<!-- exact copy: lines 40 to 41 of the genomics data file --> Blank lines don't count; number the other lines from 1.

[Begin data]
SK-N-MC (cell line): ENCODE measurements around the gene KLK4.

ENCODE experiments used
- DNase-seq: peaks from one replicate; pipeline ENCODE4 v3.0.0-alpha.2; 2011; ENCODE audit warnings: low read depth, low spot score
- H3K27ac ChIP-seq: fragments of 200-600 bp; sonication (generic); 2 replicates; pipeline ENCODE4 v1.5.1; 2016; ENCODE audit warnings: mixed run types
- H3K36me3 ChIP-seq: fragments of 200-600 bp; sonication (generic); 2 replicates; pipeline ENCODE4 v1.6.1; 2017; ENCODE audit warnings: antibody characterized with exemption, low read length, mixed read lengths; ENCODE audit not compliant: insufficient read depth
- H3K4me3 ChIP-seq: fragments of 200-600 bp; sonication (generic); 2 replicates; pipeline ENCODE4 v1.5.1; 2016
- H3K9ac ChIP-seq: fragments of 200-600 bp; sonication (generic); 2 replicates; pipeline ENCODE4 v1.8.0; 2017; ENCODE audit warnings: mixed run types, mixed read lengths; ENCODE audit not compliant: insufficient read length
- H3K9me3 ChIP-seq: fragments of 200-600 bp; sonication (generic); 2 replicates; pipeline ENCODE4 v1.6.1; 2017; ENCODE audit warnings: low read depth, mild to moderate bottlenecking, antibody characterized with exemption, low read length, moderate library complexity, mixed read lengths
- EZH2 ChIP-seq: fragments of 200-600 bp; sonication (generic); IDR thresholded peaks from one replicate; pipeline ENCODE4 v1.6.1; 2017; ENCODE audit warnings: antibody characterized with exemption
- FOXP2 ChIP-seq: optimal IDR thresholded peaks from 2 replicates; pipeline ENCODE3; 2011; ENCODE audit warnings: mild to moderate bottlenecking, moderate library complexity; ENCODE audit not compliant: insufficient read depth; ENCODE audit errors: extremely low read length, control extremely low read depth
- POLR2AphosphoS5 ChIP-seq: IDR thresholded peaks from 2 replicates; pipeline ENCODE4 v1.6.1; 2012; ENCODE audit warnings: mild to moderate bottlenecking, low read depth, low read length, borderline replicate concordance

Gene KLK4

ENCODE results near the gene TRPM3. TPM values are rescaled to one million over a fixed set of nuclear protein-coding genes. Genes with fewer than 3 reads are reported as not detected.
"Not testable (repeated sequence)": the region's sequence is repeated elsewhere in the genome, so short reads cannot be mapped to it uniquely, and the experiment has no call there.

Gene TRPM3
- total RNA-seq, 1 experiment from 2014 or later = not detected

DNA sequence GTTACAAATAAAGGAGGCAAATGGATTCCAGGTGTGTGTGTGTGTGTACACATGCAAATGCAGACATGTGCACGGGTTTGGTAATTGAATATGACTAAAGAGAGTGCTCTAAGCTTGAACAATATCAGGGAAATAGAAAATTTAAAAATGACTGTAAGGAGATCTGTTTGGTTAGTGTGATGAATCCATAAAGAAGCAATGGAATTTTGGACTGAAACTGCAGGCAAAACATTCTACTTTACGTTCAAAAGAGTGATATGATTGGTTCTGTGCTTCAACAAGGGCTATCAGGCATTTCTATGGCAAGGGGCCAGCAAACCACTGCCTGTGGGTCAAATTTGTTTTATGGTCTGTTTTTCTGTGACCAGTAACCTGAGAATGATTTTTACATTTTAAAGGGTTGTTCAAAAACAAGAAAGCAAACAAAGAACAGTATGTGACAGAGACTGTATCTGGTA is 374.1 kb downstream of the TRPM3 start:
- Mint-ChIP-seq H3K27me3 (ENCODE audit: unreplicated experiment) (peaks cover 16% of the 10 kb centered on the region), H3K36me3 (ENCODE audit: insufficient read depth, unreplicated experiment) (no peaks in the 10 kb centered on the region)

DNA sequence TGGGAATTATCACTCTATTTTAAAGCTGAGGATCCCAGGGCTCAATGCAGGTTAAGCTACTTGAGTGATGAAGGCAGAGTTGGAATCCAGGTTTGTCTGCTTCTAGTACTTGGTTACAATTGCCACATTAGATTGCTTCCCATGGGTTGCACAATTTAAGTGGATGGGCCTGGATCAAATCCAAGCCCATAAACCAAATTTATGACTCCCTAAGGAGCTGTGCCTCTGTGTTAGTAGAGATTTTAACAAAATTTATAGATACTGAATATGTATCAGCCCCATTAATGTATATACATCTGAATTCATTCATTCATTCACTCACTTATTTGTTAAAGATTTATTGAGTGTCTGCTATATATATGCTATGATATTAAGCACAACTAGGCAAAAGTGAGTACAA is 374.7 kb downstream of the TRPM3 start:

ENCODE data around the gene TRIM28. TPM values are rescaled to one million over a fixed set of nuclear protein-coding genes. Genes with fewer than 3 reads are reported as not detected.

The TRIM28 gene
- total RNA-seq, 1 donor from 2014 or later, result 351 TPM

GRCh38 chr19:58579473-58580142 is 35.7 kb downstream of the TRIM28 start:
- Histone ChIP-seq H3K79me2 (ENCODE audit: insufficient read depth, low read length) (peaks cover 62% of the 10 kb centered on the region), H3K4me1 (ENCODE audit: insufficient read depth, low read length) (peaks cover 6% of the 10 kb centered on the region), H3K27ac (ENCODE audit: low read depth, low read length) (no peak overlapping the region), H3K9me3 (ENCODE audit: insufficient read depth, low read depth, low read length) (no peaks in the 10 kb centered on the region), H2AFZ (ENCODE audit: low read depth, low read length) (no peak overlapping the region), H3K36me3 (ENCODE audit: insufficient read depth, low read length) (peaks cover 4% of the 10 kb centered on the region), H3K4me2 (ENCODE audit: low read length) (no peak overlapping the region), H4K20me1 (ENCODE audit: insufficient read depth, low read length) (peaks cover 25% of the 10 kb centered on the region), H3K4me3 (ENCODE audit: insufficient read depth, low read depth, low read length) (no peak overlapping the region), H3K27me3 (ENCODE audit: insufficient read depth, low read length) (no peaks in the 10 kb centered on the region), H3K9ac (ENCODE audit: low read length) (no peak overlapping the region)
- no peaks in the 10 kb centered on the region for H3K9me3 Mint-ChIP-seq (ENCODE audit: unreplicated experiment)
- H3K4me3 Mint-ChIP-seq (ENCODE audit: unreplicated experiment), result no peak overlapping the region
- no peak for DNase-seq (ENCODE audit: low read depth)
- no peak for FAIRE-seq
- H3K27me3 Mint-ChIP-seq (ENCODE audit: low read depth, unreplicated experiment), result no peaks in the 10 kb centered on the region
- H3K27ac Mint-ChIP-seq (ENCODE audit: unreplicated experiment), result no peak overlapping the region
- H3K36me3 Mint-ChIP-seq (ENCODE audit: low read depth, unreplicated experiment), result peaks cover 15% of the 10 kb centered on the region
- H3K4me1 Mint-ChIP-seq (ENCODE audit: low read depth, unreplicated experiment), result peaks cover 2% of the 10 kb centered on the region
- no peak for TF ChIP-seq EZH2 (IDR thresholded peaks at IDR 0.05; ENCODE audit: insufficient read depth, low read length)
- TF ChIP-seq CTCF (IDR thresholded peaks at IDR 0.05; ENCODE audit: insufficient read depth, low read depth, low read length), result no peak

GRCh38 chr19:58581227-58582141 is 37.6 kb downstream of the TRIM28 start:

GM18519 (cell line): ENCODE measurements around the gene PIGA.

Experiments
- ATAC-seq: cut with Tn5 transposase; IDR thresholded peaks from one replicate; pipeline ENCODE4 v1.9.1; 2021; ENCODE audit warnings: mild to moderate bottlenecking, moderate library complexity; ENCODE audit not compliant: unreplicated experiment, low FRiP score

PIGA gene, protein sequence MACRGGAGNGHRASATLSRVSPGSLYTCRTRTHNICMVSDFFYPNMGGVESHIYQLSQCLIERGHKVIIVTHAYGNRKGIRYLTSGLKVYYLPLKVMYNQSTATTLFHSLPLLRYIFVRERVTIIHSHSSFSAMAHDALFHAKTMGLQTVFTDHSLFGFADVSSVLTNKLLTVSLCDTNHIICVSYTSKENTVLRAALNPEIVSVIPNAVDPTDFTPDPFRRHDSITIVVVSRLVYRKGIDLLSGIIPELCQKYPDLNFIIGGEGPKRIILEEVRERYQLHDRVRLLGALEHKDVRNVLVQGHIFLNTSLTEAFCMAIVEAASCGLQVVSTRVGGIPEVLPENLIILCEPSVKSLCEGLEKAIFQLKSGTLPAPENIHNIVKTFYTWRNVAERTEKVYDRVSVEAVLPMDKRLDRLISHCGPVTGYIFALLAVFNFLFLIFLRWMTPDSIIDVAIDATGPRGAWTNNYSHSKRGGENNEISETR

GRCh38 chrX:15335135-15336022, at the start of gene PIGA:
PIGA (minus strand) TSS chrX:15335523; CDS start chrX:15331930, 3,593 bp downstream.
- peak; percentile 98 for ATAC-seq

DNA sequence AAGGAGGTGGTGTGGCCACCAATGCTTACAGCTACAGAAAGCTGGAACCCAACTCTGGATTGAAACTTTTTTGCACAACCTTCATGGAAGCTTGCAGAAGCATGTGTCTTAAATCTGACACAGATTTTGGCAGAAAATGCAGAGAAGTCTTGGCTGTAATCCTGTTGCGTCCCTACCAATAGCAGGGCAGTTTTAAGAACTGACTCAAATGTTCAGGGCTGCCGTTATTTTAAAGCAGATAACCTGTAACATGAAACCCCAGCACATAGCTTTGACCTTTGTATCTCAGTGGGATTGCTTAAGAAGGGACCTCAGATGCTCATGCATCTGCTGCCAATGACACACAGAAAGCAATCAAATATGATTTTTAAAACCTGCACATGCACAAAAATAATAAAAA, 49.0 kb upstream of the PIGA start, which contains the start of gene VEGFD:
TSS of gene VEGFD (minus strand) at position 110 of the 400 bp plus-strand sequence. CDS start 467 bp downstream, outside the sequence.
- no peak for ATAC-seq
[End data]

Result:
GRCh38 chrX:15335135-15336022, at the start of gene PIGA:
PIGA (minus strand) TSS chrX:15335523; CDS start chrX:15331930, 3,593 bp downstream.